It’s that time of year again. US tax filing deadlines are just around the corner. Of course, sorting through all the forms can be a real headache – especially for Americans living abroad.
Luckily, there’s help for the computationally challenged among us.
The Local speaks with David McKeegan, Co-Founder of Greenback Expat Tax Services, who’s helped thousands of US expats with their tax preparation.
What’s one of the most important things Americans abroad need to know about US expat taxes?
The key factor that all US expats need to know is that the US uses a citizenship-based taxation system, so living abroad does not exempt you from filing a US tax return each year.
You must report your worldwide income on your US expat taxes (yes, even income you earned abroad!) and you may also be required to report your foreign bank accounts and financial assets via the Foreign Bank Account Report (FBAR) or FATCA Form 8938 if you exceed the respective filing thresholds.
What are the differences between FBAR and FATCA?
While both of these require you to report certain foreign financial accounts and assets on your US expat taxes, they differ greatly:
The FATCA Form 8938 will be filed with your expat tax return and submitted to the IRS, but your FBAR will be filed with the US Treasury Department.
Also, the filing threshold for Form 8938 is quite a bit higher than FBAR, as it starts out at $200,000 for US expats and goes up to $600,000, depending on your filing status. Whereas, an FBAR is required if your foreign bank accounts exceed $10,000 at any point during the tax year.
What are the tax deadlines US expats need to know for 2017?
In the US, while a majority of citizens are focusing on the April 18th tax deadline, US expats actually receive an automatic two-month extension until June 15th to file their taxes. There is also the option for an additional extension, making the final tax deadline October 16th.
Despite the extended deadline for expats, it is important to note that any taxes owed to the IRS will still be due by April 18th, or interest will accrue until the tax bill is paid. If you’re unsure whether you’ll owe taxes, you can estimate your amount due by working with an expat tax professional or using tools on the IRS website.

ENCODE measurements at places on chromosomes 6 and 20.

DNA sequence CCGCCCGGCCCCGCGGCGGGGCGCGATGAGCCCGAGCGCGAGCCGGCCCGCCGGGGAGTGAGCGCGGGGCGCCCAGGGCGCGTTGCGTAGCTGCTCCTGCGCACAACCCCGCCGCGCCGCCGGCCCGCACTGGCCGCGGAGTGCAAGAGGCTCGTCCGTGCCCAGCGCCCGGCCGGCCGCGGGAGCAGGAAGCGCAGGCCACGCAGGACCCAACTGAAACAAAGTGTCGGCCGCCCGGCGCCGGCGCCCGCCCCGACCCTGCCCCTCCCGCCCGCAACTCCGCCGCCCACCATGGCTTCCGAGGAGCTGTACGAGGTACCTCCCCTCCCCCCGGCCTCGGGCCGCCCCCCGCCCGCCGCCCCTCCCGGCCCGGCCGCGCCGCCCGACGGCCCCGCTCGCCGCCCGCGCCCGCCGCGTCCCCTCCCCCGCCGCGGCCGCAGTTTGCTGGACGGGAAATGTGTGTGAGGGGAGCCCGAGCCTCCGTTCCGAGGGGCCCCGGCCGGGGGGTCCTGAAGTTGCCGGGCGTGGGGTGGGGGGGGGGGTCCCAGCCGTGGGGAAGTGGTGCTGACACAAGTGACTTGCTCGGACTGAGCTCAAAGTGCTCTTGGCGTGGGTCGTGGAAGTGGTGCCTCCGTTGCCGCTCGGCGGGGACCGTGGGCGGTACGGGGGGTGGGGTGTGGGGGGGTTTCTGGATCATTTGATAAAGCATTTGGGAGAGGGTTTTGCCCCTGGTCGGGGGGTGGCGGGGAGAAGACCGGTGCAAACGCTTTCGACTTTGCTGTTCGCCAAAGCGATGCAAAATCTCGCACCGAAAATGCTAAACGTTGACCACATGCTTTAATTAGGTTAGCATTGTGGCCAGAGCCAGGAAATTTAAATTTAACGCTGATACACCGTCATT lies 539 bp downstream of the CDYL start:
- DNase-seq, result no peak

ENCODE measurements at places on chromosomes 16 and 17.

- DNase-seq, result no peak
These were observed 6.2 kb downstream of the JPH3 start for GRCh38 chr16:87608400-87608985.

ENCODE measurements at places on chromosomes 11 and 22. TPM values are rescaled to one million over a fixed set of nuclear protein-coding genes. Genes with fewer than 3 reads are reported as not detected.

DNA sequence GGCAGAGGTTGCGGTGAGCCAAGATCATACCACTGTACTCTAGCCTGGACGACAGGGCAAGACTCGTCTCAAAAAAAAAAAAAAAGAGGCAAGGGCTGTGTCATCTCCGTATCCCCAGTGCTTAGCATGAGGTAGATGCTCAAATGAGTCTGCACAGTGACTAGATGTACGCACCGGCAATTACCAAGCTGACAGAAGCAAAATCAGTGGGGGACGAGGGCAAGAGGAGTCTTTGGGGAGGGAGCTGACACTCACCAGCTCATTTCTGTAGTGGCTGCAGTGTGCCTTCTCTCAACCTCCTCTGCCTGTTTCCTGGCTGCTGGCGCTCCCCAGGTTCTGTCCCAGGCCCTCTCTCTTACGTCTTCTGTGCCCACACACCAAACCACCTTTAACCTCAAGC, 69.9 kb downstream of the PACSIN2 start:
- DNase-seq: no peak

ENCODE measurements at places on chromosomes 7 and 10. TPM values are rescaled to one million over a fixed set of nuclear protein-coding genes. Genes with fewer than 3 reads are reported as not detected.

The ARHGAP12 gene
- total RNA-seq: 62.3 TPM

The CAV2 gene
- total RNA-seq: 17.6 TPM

The deadlines for filing state taxes will vary on a state-by-state basis, so it’s important to research the requirements of your specific state in order to stay on top of the deadline.
What do expats need to know about the FBAR deadline change?
Historically, the FBAR always had its own deadline – June 30th following the tax year. This meant another date that US expats had to keep track of, not to mention the fact that there was absolutely no extension available – so a late FBAR meant the risk of incurring penalties.
Beginning this year, though, the FBAR deadline has changed significantly. The deadline has moved up to Tax Day, which is April 18th this year. However, US expats receive an automatic two-month extension, making FBAR due the same day as expat taxes – June 15th. This change should make it easier for expats to keep track of important deadlines, since expat taxes and the FBAR now follow the same timelines.
Also, there is an additional automatic extension until the October 16th deadline if you need more time to complete your FBAR. It’s worth noting that the automatic extension is in place to help Americans acclimate to the deadline change, so it’s possible it may not be offered in the future.
The one difference to make note of is the fact that the FBAR is still filed with the US Treasury Department – it is not submitted with your US Tax Return.
Why is the new passport revocation law a big deal for US expats?
The passport revocation law, which went into effect in late 2015, allows the US State Department to revoke the passport of any US citizen owing more than $50,000 to the IRS.
At first glance, that amount of tax debt may seem hard for the average person to exceed, but it’s actually quite easy for interest and penalties to accrue while living overseas as an expat!
For example, failing to file FATCA Form 8938 incurs a penalty of $10,000 and increases for continued failure to file. If an expat wasn’t aware of their filing obligations for Form 8938, it’s easy to see how interest and penalties can add up quickly!
That’s why it’s so important to stay on top of your tax filing and bank account reporting obligations, so you won’t have to worry about being penalized or worse, having your passport revoked.
Is there anything specific US expats living in Germany should know about expat taxes?
As a US expat in Germany, there are a few things you should be aware of:
There is a high tax rate if you earn a higher income, but you can take advantage of the Foreign Earned Income Exclusion and/or the Foreign Tax Credit to reduce or eliminate your US tax liability.
You’re considered a resident if you arrive with the intent of staying longer than six months.
Your residency is proven by establishing a residence within Germany or having a presence in the country that indicates you’ll be staying long-term.
Leaving Germany without any ties (primary residence, financial, etc.) will cease your resident status.
How can Greenback help US expats become and stay compliant with the IRS?
We know expatriate taxes can be complicated – that’s why our team of accountants strive to make the process of filing taxes a hassle-free experience for US expats.
We aim to help expats navigate and understand the US tax system and how their individual situation is affected by IRS requirements.
We now have over 30 expat-expert accountants on our team from all over the world.
Having lots of team members who are or have been expats themselves means they understand the challenges Americans living abroad face when it comes to their taxes.
This article was produced by The Local Client Studio and sponsored by Greenback Expat Tax Services.